Nonprofit, college partner on free and low-cost tech classes for southwest Michigan students

What’s happening: The nonprofit INNOVATE Albion organization has partnered with Kellogg Community College to offer free and low-cost hands-on tech classes to children in southwest Michigan, this thanks to a $100,000 grant from the Consumers Energy Foundation. Estimated to last at least a year, the grant money will fund the STEM (Science, Technology, Engineering, and Mathematics) programming for students ranging in ages from 8- to 18-years-old.

Who they are: INNOVATE Albion is a nonprofit teaching and training center in downtown Albion, teaching STEM and robotics classes to students year-round. Kellogg Community College (KCC) is a public community college based in Battle Creek with five campuses throughout southwest Michigan.

Why it’s important: “Lowering the cost of tech classes means more children will have access to high-quality STEM education, which is essential for their success in school and in the job market in the years to come,” says Caroline Dobbins-Hurteau, executive director for INNOVATE Albion.

What’s planned: The first slate of programming — Lego Challenge, Lego Adventure, and Kids Who Code — launched at the INNOVATE Albion technology center, a refurbished 100-year-old Masonic Temple in downtown Albion, on Monday, June 13. Additional courses are planned. KCC will unveil its own plans for tech courses at their five campuses later this summer. More information will be available on each organization’s website as it’s announced, found HERE and HERE.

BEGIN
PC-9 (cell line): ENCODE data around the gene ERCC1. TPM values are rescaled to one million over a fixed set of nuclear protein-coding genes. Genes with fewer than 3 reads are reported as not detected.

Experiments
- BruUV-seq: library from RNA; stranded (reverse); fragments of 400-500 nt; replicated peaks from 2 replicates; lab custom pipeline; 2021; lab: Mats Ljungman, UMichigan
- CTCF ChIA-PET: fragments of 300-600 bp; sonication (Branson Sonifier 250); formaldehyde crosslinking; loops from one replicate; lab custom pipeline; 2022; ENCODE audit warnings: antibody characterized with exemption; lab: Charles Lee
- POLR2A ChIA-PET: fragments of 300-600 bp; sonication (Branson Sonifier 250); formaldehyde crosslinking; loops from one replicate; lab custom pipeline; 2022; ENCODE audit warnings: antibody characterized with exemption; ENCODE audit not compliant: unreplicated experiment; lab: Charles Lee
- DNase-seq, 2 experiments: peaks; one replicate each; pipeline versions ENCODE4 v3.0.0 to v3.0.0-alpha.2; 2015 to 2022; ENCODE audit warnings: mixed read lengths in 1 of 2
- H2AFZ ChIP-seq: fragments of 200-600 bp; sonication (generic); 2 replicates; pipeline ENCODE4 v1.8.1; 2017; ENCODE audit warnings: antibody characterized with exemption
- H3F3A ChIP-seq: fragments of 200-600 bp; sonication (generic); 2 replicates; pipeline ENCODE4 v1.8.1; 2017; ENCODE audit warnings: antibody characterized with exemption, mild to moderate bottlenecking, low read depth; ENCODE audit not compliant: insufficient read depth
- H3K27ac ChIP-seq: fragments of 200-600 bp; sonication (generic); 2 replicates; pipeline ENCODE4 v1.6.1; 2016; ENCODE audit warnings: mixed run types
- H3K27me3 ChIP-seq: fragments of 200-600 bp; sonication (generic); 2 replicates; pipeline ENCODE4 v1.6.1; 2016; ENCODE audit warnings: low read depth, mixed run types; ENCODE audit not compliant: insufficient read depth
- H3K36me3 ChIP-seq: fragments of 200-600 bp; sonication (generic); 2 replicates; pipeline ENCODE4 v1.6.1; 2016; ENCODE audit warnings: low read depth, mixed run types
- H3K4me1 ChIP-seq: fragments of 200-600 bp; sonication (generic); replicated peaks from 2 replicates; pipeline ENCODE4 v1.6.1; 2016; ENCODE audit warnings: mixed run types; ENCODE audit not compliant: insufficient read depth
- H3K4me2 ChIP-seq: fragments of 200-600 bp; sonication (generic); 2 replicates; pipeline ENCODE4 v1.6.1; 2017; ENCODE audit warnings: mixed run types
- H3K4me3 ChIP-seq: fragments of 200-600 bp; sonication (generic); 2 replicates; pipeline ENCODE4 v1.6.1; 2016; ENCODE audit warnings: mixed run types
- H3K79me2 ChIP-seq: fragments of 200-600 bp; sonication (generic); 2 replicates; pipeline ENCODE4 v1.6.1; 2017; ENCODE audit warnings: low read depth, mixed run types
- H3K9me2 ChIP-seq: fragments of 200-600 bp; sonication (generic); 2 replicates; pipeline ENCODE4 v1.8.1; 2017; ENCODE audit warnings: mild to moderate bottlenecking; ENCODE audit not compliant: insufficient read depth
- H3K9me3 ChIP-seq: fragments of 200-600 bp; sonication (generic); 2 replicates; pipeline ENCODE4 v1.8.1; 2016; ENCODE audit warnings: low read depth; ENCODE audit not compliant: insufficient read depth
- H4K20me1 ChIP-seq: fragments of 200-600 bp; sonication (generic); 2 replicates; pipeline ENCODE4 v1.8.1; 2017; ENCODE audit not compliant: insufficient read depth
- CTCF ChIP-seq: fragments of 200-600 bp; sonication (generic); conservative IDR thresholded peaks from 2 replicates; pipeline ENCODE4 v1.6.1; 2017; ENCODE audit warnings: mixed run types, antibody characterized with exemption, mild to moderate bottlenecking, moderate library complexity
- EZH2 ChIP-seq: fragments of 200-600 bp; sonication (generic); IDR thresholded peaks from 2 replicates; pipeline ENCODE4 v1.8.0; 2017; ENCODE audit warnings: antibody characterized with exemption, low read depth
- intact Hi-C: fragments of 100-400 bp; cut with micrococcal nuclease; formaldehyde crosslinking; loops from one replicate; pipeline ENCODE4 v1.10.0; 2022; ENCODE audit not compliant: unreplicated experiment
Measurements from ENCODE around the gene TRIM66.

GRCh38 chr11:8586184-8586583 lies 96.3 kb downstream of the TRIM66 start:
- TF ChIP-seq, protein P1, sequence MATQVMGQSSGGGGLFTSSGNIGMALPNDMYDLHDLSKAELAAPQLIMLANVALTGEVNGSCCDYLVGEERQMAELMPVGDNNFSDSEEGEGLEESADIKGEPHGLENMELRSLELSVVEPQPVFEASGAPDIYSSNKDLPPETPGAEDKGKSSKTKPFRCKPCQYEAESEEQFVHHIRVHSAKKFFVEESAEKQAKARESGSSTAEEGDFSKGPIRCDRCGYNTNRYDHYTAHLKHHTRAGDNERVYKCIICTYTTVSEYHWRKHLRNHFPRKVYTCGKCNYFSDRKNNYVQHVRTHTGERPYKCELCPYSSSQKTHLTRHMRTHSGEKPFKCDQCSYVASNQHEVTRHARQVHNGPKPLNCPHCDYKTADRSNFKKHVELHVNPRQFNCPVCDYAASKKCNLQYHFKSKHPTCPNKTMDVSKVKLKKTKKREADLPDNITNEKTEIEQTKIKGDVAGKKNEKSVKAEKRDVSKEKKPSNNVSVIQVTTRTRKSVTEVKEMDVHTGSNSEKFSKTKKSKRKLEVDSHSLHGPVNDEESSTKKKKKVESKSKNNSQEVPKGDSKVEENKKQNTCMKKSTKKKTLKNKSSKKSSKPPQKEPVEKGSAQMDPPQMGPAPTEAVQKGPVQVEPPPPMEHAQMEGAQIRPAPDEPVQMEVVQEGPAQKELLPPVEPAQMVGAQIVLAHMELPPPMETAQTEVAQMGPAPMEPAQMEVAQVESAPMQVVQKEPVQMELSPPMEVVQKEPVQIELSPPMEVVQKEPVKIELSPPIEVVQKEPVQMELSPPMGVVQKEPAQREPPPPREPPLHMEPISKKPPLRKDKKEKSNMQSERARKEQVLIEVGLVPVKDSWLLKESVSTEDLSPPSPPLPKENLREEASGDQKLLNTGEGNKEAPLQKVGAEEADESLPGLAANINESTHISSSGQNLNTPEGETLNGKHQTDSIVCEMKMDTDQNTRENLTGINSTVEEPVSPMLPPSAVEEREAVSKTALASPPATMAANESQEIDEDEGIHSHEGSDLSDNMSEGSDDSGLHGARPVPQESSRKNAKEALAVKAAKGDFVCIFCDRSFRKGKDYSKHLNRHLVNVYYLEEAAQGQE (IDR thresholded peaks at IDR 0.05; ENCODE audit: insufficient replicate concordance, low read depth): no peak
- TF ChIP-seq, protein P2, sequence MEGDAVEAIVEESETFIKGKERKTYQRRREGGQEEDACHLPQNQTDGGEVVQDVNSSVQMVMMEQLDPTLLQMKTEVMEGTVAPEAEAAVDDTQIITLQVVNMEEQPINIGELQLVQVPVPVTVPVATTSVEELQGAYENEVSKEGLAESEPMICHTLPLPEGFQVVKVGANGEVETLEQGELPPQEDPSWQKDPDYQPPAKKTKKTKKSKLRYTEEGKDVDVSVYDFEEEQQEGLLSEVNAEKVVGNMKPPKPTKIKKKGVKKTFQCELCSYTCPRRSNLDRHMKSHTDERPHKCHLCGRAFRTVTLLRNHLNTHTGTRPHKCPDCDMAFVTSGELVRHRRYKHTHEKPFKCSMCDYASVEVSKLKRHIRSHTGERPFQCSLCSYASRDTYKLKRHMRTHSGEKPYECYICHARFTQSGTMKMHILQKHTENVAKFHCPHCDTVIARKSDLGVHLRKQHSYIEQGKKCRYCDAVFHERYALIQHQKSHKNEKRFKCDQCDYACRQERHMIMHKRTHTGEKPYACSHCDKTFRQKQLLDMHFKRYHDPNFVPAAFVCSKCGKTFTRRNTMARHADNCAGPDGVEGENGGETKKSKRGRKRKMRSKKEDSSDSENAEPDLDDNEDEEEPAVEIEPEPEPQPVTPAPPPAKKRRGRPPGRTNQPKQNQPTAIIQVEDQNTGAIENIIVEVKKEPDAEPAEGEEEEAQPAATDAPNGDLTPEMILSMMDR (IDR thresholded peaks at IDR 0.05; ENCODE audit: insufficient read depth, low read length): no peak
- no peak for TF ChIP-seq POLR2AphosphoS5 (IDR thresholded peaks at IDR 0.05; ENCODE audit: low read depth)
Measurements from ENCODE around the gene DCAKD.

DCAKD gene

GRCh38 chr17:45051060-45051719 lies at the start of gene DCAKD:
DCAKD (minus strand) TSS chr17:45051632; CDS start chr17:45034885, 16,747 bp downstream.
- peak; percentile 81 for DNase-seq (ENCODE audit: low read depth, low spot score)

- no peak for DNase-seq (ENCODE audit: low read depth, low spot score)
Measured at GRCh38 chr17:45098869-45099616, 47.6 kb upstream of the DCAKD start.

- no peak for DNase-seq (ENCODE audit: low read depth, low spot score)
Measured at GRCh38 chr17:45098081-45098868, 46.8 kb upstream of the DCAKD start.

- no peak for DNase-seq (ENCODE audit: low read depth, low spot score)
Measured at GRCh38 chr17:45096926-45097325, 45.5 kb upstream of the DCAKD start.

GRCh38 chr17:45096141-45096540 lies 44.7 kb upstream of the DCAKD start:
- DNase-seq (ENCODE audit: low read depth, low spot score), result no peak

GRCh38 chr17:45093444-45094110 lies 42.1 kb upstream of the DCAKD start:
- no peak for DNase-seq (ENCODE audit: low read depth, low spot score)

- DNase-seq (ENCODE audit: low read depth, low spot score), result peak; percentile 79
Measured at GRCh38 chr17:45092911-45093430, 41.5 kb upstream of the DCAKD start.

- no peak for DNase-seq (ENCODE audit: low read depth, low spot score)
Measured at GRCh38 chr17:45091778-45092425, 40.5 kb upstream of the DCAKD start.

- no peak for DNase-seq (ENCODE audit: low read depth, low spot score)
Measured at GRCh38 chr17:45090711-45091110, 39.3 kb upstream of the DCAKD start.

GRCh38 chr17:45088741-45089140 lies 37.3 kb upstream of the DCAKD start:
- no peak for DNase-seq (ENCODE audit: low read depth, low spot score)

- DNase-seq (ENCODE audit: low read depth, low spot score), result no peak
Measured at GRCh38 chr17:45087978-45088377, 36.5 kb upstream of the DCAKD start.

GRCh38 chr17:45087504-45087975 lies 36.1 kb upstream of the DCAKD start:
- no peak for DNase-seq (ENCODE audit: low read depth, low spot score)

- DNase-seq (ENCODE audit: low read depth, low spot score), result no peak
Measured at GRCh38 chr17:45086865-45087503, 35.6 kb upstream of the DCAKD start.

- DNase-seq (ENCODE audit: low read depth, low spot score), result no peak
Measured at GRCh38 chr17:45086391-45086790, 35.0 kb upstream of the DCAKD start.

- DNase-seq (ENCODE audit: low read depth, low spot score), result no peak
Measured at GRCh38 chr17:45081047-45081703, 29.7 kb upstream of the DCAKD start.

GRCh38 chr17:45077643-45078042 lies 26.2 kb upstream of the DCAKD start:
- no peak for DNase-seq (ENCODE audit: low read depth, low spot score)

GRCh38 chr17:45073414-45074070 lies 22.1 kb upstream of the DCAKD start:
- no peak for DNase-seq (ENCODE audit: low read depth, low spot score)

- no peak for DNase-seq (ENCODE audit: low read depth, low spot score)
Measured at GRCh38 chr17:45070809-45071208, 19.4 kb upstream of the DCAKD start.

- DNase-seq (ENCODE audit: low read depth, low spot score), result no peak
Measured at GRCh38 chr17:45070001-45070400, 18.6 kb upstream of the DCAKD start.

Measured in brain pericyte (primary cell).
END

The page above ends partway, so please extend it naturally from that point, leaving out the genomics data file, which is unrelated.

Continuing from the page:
What they’re saying: “With two major grant announcements this year, INNOVATE Albion is beginning to establish itself as an essential resource for schools and families in the region,” says Dobbins-Hurteau. The organization also received a $40,000 grant from the Guido A. and Elizabeth H. Binda Foundation earlier this year. Those STEM and robotics courses are scheduled to begin this July.

“Our goal is to develop a talent pipeline. We believe that for that to happen successfully, programs and opportunities need to be offered as early as kindergarten.”

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